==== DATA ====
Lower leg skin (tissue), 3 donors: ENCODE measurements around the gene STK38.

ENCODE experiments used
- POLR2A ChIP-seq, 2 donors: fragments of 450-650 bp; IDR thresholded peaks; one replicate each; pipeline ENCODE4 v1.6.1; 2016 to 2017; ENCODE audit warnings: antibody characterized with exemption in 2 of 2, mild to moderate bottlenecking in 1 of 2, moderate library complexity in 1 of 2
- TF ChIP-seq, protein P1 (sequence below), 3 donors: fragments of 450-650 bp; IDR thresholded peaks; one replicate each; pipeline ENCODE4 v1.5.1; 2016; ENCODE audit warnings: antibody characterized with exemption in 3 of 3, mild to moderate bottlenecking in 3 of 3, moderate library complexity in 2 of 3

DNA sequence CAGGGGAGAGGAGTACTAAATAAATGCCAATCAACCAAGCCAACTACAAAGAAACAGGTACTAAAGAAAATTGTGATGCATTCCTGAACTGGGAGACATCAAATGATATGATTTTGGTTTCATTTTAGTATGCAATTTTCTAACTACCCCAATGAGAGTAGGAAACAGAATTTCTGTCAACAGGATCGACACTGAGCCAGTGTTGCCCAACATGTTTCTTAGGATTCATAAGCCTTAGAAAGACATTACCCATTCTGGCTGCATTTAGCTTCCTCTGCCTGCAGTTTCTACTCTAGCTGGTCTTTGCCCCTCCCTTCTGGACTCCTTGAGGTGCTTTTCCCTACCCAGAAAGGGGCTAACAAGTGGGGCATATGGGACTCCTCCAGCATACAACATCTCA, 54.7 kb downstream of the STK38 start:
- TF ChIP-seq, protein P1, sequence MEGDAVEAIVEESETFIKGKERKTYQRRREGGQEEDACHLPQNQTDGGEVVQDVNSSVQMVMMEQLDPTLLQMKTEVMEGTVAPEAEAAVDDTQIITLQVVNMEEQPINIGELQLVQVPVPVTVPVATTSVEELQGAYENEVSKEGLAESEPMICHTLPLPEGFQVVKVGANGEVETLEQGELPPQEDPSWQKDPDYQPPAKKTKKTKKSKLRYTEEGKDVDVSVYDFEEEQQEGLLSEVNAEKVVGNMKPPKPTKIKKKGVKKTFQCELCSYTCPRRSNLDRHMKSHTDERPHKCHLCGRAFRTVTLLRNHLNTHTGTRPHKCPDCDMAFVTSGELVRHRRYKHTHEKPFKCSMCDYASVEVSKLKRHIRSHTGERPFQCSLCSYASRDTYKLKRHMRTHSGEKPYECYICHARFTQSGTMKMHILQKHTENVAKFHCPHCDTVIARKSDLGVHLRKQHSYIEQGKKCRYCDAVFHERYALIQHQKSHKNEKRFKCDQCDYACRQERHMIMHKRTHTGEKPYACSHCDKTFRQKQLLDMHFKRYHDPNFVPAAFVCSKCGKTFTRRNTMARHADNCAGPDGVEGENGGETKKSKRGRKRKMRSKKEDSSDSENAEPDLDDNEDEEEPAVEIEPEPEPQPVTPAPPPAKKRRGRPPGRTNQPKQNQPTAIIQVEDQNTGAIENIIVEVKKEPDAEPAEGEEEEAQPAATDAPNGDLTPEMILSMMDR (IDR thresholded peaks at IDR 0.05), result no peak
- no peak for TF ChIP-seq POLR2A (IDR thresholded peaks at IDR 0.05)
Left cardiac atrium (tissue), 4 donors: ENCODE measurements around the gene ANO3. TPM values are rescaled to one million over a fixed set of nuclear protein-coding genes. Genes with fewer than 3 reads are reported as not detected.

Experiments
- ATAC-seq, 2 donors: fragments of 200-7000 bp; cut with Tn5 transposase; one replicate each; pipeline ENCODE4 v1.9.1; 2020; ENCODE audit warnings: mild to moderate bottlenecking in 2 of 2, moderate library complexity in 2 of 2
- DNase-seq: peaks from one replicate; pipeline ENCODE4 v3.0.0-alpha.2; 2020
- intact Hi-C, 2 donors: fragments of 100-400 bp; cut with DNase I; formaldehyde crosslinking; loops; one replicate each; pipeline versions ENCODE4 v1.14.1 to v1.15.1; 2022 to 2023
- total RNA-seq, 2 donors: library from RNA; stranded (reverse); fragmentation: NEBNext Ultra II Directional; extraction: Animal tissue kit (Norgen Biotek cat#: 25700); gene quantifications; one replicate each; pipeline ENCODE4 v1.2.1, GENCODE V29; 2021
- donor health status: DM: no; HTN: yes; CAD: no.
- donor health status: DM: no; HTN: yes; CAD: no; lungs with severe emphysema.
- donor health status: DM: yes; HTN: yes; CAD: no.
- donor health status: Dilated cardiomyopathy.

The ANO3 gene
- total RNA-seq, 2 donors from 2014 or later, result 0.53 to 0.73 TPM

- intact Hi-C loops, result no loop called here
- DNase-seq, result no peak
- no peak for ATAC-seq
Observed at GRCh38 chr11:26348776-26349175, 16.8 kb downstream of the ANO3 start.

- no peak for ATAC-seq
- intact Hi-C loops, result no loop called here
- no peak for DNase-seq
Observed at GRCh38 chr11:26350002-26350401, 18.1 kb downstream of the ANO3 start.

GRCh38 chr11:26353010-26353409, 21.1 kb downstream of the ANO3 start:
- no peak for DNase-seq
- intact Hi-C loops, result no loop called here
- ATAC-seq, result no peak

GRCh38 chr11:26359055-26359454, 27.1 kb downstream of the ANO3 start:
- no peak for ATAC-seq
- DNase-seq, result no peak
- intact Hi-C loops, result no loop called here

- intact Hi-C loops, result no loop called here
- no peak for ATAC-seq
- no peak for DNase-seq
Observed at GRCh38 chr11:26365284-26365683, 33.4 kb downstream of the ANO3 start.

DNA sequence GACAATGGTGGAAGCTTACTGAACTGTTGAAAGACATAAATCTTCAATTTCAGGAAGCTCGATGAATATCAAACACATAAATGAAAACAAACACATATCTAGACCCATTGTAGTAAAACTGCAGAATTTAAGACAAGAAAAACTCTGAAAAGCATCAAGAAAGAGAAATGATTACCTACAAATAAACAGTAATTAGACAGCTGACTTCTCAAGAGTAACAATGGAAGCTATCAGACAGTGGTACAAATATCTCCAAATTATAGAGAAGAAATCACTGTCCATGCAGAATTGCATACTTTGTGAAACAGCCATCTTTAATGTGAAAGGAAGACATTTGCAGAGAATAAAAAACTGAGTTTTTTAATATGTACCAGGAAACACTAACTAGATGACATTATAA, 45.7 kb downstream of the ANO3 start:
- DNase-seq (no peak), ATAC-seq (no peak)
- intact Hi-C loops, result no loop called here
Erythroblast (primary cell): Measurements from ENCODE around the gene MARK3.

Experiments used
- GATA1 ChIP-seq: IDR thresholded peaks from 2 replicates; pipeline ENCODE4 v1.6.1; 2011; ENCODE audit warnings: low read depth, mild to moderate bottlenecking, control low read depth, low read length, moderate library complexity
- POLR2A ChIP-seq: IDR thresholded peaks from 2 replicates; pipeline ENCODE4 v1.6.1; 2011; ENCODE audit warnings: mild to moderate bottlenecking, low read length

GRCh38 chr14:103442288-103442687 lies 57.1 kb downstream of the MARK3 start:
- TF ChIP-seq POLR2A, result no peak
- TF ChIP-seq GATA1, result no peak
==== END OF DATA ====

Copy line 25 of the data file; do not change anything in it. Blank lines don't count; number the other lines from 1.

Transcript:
- intact Hi-C loops, result no loop called here